Be The Change 101

On September 21, I watched my time closely. I didn’t want to miss noon. At 12pm, I sent an email to my colleagues and husband, and paused for a moment of silence and prayer.

It was International Day of Peace. People all over the world were living into a higher calling in a small but significant way. In four days on their Facebook page alone, there were over 42,000 people from across the world committing to pause for one minute. We were in different time zones, so like a quilt unfolding around the world, we prayed and meditated. I was aware that regular people like me of different faiths and economic brackets, passions, and fears – all long for a common thing: peace in our world. And I knew we were together in this whole peace thing.

At the same time, I have been whittling away at a curriculum I am writing for senior high students. It is called: Be the Change 101. It has been fun to dream up – and I am hoping will be helpful to them, to the community they share their lives with, and to the worlds these kids will touch. This particular community is a progressive, inclusive, social justice church, but I am hoping it will be helpful in other places as well.

To state the obvious, churches are funny places. I have worked in or been involved with a peculiar combination of churches over the years: small, mid-sized, and large mainline churches who fell across the theological and political spectrum, an independent Bible-based charismatic church – can I hear an Amen! – the largest (and likely “gay”est) Episcopalian church on this side of the Mississippi, an interfaith church, and a grass roots intentional community. It is not a “sordid” spiritual past, but it hasn’t been boring.

Incarnating what we believe, or being the change we want is no small task. But for people who follow a spiritual path, it is essential. And it takes a while to really get moving on it. It is a bit like a long historic novel that unravels far too slowly.

For one, we are mostly preoccupied with growing up. And by this, I mean adults and children. It takes a while to find our place, to figure out how to take care of our bodies in a way that is sustainable, to treat people “right”, to process failure, to create balance in our hassled lives, and to stay with our commitments. Growing up is hard work. And some of us have a wee bit more to tame than others of us.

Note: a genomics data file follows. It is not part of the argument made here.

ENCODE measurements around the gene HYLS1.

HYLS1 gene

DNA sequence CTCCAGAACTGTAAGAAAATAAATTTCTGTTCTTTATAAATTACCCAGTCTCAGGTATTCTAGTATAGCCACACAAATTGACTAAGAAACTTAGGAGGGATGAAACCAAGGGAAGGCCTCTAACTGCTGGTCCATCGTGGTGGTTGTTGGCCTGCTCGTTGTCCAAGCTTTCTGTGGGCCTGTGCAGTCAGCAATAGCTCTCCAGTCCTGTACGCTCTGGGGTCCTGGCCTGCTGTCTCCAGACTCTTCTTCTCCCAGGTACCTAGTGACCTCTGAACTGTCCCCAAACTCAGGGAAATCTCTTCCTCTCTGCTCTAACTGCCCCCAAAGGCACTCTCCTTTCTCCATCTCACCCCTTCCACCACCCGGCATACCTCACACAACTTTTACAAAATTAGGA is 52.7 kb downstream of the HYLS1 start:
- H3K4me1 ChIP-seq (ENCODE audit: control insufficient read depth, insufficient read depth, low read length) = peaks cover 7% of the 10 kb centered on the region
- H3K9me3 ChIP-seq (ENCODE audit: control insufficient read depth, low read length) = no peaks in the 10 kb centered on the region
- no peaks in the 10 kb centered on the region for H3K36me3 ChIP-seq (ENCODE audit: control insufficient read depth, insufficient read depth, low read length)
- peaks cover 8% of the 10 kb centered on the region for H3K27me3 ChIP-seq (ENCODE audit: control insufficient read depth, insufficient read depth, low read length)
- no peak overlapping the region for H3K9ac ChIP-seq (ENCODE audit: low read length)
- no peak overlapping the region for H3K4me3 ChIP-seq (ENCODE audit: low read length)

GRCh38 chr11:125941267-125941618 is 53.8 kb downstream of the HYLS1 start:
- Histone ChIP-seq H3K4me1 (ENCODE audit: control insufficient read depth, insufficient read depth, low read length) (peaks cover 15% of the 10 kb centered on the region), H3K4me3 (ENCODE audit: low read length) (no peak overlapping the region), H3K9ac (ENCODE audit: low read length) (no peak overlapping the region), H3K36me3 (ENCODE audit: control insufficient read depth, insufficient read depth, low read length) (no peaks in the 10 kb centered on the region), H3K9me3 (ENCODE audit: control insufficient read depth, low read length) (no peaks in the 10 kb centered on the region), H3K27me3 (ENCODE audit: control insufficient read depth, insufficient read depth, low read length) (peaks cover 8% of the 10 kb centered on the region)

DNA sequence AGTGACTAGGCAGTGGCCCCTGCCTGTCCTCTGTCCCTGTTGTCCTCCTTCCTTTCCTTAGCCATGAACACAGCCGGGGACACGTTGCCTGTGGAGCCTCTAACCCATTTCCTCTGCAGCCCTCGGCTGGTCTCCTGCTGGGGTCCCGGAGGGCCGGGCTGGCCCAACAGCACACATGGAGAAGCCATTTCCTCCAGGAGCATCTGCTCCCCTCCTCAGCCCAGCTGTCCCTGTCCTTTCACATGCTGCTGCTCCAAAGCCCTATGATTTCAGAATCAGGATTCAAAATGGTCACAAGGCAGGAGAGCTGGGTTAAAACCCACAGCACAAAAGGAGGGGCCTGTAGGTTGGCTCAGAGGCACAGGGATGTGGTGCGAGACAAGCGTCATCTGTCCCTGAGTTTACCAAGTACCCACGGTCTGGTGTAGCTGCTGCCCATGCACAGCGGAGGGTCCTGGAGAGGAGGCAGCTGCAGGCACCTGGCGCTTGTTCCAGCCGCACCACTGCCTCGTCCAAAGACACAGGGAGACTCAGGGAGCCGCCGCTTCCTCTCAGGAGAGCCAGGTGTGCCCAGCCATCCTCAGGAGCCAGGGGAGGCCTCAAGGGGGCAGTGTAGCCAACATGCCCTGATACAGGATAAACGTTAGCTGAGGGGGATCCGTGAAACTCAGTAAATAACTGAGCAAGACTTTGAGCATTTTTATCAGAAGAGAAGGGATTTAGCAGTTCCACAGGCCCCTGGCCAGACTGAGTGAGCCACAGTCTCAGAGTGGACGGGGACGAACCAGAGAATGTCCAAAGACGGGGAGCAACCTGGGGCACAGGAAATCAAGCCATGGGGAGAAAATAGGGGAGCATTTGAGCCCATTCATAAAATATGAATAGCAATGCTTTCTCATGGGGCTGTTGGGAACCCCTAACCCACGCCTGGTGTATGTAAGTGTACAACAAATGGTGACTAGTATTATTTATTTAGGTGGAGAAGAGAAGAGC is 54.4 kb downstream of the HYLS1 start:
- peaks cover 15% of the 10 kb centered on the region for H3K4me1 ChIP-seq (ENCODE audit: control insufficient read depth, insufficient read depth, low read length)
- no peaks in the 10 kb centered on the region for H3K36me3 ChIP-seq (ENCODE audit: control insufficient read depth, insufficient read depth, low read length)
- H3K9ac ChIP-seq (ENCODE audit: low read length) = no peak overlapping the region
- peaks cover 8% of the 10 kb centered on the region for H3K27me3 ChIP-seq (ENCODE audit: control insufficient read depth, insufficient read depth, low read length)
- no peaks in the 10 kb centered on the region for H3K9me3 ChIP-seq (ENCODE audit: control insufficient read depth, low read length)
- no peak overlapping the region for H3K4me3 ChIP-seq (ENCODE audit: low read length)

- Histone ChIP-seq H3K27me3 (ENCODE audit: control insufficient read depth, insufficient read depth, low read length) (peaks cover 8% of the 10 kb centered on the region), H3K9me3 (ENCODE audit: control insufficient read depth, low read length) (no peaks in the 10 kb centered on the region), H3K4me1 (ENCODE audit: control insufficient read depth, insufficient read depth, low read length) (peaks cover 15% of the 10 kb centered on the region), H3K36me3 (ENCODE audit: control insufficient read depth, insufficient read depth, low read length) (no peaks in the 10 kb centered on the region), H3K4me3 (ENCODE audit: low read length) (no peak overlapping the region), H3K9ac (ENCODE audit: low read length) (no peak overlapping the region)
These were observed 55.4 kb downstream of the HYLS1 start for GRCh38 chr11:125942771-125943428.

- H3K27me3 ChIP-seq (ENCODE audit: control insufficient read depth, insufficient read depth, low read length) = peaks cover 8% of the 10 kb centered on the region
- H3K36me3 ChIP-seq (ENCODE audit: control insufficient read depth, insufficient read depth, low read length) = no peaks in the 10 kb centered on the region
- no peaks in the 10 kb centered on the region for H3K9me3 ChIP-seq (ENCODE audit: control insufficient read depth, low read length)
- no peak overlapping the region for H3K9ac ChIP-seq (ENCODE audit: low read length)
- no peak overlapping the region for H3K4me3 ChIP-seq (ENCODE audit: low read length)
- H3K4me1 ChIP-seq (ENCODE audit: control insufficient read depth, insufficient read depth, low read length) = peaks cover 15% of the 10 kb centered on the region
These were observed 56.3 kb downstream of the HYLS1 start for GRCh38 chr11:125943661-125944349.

How many people in your life are focused in such an intentional way? I don’t know very many. (You are one of them, of course, don’t worry.) Lord knows, I am not. I do try – but I am so easily distracted.

I have a friend who recently disconnected her Facebook account (WHAAAT?). She has been on a journey for some years to truly take a “Sabbath” during her week. She is clergy, so she has it especially hard. If you don’t know any “women of the cloth,” let me tell you: it’s a job and 1/2. On call. Crisis intervention. Trying to make people happy. Saying something meaningful to a room of people every Sunday. Oh, and perhaps every time you see someone. Organizing. Inspiring. There is a ton of pressure on clergy. So before you start throwing stones at them, remember they probably put up with a lot of crap before you walked into the room. I applaud her for such a move. Wow!

What do YOU want for the world? I have a song that goes,

“What do you want for all the world right now? Is it peace? Is it peace? How do you need to live to make that come about? Is it peace? Is it peace?”

The relationship between wanting something and becoming something is an important one. We know that we cannot work and pray for peace (or really anything important) without trying to live in a way that deepens our call into it. We cannot live with any real integrity if we commit ourselves to peace but scream at our children or flip off drivers who are going too slowly for our liking. It is hard sometimes.

I am no expert, except at trying again and again. But here are a couple of ideas:

  1. Silence your cynic – and develop a sense of humor that gives room for more grace and kindness in your life. Toward yourself, others, and dare I say politics.
  2. Start your day with a meditation or a prayer or an inspirational reading. Let it set the tone for being in your life. Choose carefully.
  3. Change your thinking. You may actually believe that you cannot change – and that you cannot change the world. Remember, as my friend David Lamotte likes to say, “you change the world every day, whether you like it or not.” The only question is: HOW
  4. Expect goodness to be revealed to you. No matter whether you attribute it to god, the laughing Buddha, the universe, Dee Dee Rainbow, nature, whatever. Goodness is everywhere. When you are open to it, you find it.

No more for today. Really, these are four things I go back to again and again. I am not sure there will ever be anything more for me. How about you?

This entry was posted in nonviolence, Peacemaking, Uncategorized and tagged , , . Bookmark the permalink.

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